Previews30 Jul 2001

Men 110m hurdles preview


Terence Trammell after winning the 110m hurdles silver medal at the 2000 Olympic Games (© Getty Images)

Men’s 110 metres hurdles


Under-appreciated in the United States despite his splendid championship record 1996 Olympic champion Allen JOHNSON has his share of victories on the European circuit this summer and would like nothing more than to claim his third world title to go with his Olympic gold.


The American champion won in Monaco, Oslo and Paris where he recorded the season's leading time of 13.15 however he was beaten by his training partner Terrence TRAMMELL in Stockholm in a slow time. Most significantly the injuries which affected his performance in Sydney (he was 4th) and kept him out of the final in Seville appear to have subsided. Apart from 1999 he has beaten 13 seconds every year since 1995. The question now is whether he can approach the form that led to his American Record performance (12.92).


In their final race before the world championships Johnson ran 13.18 to edge Olympic champion Anier GARCIA of Cuba by .01 in the Herculis Monaco Golden League competition. His penchant for hitting hurdles could lead to an error when it counts but he must nevertheless be considered the favourite.


Trammell, the 2001 world indoor champion, was second to GARCIA in Sydney last year by a margin of 0.16 seconds (13.00 - 13.16) and will, despite his friendship with Johnson, be aiming to take gold himself. With a personal best 100m time of 10.08 seconds TRAMMELL is the fastest sprinter in the field.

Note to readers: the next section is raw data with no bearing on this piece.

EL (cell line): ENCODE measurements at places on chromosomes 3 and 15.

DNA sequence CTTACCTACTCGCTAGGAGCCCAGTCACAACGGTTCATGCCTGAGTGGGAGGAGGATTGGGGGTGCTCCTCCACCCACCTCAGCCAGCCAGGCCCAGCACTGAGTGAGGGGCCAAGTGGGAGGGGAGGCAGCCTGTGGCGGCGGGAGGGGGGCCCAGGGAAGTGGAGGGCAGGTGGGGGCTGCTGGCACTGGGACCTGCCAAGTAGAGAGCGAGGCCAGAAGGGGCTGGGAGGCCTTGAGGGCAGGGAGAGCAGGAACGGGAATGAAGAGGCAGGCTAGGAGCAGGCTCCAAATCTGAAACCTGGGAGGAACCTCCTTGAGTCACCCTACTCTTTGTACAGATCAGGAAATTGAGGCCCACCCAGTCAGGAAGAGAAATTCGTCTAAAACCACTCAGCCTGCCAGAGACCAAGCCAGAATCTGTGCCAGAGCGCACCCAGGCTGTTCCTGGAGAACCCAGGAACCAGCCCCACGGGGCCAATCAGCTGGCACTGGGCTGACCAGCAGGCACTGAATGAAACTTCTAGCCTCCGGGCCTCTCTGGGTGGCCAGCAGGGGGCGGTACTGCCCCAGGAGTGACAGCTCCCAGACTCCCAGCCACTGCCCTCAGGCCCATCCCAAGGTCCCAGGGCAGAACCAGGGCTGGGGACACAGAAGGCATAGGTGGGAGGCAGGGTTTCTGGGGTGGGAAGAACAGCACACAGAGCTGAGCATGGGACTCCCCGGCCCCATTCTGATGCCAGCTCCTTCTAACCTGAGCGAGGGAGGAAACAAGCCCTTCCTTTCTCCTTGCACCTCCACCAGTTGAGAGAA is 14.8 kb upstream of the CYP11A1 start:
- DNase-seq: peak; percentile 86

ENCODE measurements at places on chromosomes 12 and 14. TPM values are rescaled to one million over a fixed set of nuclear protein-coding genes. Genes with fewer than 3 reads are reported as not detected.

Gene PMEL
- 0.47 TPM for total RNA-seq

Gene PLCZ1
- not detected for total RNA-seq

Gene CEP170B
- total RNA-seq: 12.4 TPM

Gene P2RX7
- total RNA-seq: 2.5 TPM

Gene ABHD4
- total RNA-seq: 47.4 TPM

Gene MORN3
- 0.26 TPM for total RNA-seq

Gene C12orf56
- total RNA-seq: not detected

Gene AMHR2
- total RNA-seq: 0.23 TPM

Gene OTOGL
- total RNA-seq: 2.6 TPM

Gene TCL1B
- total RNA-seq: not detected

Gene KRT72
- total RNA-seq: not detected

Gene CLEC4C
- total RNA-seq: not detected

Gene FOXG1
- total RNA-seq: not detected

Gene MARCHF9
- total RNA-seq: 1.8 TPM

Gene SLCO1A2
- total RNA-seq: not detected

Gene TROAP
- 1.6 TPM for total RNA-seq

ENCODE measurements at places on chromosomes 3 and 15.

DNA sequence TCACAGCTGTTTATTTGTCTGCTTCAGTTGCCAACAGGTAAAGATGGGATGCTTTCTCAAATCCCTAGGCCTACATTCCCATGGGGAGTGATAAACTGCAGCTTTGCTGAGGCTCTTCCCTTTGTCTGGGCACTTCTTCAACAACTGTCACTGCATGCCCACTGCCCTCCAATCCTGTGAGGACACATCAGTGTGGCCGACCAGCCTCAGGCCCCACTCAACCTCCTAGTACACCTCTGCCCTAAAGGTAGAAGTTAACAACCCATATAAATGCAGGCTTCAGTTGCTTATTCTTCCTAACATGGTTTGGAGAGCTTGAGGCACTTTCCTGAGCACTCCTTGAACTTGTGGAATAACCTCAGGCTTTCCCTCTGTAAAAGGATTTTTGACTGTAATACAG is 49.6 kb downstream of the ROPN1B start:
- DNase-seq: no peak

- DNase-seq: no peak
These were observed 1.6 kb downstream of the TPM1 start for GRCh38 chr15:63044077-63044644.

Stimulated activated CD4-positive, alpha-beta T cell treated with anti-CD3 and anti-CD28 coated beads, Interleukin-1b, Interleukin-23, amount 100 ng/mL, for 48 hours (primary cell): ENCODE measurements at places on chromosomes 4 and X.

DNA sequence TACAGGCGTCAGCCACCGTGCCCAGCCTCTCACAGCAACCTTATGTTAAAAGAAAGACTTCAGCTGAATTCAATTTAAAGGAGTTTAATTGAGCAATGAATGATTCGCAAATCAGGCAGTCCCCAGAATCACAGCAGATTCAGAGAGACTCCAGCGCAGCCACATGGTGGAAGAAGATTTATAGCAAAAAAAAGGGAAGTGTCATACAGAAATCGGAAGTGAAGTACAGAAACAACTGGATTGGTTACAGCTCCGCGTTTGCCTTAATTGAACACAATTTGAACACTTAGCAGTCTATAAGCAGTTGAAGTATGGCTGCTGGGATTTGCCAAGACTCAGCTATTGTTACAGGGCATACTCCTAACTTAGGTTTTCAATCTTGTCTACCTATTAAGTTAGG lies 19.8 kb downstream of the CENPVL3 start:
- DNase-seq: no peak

Garcia has dipped under 13.25 four times and has also beaten TRAMMELL but the American pair who share both a coach (Curtis FRYE of the University of South Carolina) and an agent (former world record holder Renaldo NEHEMIAH) look poised to finish in the top two spots.


The third American, Dawane WALLACE has a season best of just 13.30 but in a year when world record holder Colin JACKSON has decided not to compete in Edmonton and times in the 13.30s have been competitive he could sneak in for a medal if any of the big three falter. A year ago he missed qualifying for the Olympics by .003 seconds - finishing just behind TRAMMELL – but recorded a personal best of 13.22. His lack of quick times this season might be more a result of the lack of big meet competition.


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